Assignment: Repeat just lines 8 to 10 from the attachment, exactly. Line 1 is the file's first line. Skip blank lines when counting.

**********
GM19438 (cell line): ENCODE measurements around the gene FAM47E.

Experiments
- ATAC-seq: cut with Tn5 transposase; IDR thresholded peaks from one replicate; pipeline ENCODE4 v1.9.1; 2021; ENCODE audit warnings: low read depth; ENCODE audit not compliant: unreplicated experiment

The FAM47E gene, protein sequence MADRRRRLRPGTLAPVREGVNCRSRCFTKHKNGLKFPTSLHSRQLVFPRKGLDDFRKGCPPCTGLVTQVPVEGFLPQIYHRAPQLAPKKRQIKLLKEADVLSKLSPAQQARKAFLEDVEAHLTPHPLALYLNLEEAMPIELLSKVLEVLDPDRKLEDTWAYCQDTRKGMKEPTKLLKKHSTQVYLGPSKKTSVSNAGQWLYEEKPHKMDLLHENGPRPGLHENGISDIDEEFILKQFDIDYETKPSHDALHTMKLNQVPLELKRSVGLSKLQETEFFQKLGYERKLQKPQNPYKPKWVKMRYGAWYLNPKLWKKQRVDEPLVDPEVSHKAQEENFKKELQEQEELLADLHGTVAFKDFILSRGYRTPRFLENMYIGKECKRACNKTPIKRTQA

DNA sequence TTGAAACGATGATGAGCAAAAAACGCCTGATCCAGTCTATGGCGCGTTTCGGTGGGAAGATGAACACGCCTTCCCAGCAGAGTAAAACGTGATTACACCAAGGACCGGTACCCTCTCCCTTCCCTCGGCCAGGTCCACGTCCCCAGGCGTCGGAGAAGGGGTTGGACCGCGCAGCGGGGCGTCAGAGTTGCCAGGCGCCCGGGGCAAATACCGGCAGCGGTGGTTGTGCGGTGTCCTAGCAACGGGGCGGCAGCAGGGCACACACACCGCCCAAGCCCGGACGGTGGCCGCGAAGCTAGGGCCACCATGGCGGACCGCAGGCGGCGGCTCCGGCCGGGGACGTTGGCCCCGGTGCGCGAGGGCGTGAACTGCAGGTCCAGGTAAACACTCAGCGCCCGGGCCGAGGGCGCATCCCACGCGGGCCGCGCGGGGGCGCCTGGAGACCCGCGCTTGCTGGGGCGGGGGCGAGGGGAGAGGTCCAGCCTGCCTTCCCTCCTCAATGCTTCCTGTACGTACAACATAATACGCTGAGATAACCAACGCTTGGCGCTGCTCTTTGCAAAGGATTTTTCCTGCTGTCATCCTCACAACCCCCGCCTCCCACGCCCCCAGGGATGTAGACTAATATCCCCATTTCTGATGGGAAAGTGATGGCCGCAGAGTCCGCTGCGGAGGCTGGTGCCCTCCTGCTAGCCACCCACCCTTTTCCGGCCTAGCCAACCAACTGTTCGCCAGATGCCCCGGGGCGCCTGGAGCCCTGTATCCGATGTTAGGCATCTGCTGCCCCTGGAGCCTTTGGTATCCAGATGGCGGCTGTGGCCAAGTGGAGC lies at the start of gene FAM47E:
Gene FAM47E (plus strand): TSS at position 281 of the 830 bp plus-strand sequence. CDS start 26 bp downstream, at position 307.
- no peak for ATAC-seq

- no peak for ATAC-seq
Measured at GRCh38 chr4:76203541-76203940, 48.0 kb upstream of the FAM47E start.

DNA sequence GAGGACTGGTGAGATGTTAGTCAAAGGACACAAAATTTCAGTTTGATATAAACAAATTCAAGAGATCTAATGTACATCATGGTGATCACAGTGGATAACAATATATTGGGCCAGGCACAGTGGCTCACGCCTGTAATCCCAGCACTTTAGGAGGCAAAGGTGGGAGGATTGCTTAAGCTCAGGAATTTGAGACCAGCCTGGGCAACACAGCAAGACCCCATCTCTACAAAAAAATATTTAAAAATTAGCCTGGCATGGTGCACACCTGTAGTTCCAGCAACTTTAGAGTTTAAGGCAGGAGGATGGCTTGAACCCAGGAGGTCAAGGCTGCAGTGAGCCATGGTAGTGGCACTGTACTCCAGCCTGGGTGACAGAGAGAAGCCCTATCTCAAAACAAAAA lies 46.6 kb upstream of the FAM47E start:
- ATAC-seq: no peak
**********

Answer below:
- no peak for ATAC-seq
Measured at GRCh38 chr4:76203541-76203940, 48.0 kb upstream of the FAM47E start.

DNA sequence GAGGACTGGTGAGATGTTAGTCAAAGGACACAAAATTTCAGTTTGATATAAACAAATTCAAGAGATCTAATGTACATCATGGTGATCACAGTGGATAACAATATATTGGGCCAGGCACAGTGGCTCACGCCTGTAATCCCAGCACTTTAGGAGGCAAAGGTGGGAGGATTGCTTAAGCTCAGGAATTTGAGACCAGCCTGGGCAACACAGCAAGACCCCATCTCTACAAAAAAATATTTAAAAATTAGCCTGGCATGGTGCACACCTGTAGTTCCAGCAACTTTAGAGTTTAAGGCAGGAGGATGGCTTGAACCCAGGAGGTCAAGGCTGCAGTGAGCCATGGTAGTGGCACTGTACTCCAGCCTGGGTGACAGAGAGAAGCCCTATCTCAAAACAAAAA lies 46.6 kb upstream of the FAM47E start: